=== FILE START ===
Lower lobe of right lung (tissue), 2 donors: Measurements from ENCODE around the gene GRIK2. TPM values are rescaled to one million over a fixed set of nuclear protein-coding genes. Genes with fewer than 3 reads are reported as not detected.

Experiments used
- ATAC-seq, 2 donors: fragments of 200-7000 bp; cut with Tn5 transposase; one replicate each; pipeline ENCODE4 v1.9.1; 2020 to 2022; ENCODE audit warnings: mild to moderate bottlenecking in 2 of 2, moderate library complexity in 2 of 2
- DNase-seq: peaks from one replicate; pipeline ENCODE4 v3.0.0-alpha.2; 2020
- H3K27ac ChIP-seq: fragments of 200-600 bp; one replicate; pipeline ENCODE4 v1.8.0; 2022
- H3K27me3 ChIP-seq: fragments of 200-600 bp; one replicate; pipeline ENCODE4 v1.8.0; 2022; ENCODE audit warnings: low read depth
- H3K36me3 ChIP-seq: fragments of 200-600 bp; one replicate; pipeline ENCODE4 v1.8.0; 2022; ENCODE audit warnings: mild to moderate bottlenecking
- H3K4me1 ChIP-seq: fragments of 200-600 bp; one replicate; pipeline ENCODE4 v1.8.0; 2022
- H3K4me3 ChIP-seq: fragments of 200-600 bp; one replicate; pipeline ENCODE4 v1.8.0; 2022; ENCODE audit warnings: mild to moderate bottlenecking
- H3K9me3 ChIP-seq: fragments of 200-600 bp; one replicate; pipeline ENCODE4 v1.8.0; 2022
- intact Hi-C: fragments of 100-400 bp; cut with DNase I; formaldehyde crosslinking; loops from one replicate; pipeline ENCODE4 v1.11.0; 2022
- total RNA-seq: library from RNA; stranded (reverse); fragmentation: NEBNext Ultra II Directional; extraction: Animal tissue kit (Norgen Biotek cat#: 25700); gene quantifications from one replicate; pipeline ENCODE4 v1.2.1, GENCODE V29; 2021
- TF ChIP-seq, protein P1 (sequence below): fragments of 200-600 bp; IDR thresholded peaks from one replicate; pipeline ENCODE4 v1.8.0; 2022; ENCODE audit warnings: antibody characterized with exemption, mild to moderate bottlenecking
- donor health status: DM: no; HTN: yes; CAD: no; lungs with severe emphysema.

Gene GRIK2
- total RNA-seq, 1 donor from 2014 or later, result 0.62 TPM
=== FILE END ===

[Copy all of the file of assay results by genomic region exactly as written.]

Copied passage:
Lower lobe of right lung (tissue), 2 donors: Measurements from ENCODE around the gene GRIK2. TPM values are rescaled to one million over a fixed set of nuclear protein-coding genes. Genes with fewer than 3 reads are reported as not detected.

Experiments used
- ATAC-seq, 2 donors: fragments of 200-7000 bp; cut with Tn5 transposase; one replicate each; pipeline ENCODE4 v1.9.1; 2020 to 2022; ENCODE audit warnings: mild to moderate bottlenecking in 2 of 2, moderate library complexity in 2 of 2
- DNase-seq: peaks from one replicate; pipeline ENCODE4 v3.0.0-alpha.2; 2020
- H3K27ac ChIP-seq: fragments of 200-600 bp; one replicate; pipeline ENCODE4 v1.8.0; 2022
- H3K27me3 ChIP-seq: fragments of 200-600 bp; one replicate; pipeline ENCODE4 v1.8.0; 2022; ENCODE audit warnings: low read depth
- H3K36me3 ChIP-seq: fragments of 200-600 bp; one replicate; pipeline ENCODE4 v1.8.0; 2022; ENCODE audit warnings: mild to moderate bottlenecking
- H3K4me1 ChIP-seq: fragments of 200-600 bp; one replicate; pipeline ENCODE4 v1.8.0; 2022
- H3K4me3 ChIP-seq: fragments of 200-600 bp; one replicate; pipeline ENCODE4 v1.8.0; 2022; ENCODE audit warnings: mild to moderate bottlenecking
- H3K9me3 ChIP-seq: fragments of 200-600 bp; one replicate; pipeline ENCODE4 v1.8.0; 2022
- intact Hi-C: fragments of 100-400 bp; cut with DNase I; formaldehyde crosslinking; loops from one replicate; pipeline ENCODE4 v1.11.0; 2022
- total RNA-seq: library from RNA; stranded (reverse); fragmentation: NEBNext Ultra II Directional; extraction: Animal tissue kit (Norgen Biotek cat#: 25700); gene quantifications from one replicate; pipeline ENCODE4 v1.2.1, GENCODE V29; 2021
- TF ChIP-seq, protein P1 (sequence below): fragments of 200-600 bp; IDR thresholded peaks from one replicate; pipeline ENCODE4 v1.8.0; 2022; ENCODE audit warnings: antibody characterized with exemption, mild to moderate bottlenecking
- donor health status: DM: no; HTN: yes; CAD: no; lungs with severe emphysema.

Gene GRIK2
- total RNA-seq, 1 donor from 2014 or later, result 0.62 TPM